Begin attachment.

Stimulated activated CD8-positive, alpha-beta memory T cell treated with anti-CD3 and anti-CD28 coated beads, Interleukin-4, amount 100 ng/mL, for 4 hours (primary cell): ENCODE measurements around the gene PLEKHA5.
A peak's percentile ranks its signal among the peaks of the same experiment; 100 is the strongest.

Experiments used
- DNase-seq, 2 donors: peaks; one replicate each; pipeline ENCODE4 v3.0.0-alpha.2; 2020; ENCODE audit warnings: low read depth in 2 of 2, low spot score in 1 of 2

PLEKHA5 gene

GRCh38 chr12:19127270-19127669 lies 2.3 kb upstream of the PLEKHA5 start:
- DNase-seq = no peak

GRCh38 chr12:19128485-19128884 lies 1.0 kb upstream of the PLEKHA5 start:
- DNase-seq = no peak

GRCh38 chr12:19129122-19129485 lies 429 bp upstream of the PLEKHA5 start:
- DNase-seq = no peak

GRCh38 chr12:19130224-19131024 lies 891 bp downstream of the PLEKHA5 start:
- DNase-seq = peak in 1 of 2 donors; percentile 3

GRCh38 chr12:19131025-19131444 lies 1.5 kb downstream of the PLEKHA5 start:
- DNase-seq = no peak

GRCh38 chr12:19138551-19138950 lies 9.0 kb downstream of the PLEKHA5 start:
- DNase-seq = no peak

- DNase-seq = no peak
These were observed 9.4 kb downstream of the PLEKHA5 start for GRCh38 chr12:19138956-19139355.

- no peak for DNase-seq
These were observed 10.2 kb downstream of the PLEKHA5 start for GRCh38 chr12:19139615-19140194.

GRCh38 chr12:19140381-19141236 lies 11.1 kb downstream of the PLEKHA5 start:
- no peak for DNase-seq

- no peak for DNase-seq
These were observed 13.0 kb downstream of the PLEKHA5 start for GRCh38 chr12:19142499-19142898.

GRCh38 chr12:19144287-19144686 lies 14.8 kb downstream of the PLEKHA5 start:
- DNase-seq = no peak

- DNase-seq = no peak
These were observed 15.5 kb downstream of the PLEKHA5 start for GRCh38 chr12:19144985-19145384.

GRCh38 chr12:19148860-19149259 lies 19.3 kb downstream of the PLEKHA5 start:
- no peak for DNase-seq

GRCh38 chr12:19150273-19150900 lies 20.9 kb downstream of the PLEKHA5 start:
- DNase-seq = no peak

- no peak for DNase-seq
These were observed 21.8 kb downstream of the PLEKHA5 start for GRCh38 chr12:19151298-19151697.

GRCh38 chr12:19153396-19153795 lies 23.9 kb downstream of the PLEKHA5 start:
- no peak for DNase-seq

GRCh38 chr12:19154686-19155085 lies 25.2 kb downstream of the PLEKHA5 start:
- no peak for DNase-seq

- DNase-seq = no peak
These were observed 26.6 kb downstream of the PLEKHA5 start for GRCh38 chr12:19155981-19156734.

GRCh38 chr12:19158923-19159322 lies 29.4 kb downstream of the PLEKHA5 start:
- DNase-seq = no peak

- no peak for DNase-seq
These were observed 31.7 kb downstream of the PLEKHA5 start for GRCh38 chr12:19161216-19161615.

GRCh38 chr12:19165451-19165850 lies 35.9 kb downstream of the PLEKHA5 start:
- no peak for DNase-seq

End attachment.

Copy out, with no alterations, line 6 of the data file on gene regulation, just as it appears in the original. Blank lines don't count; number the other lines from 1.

GRCh38 chr12:19127270-19127669 lies 2.3 kb upstream of the PLEKHA5 start: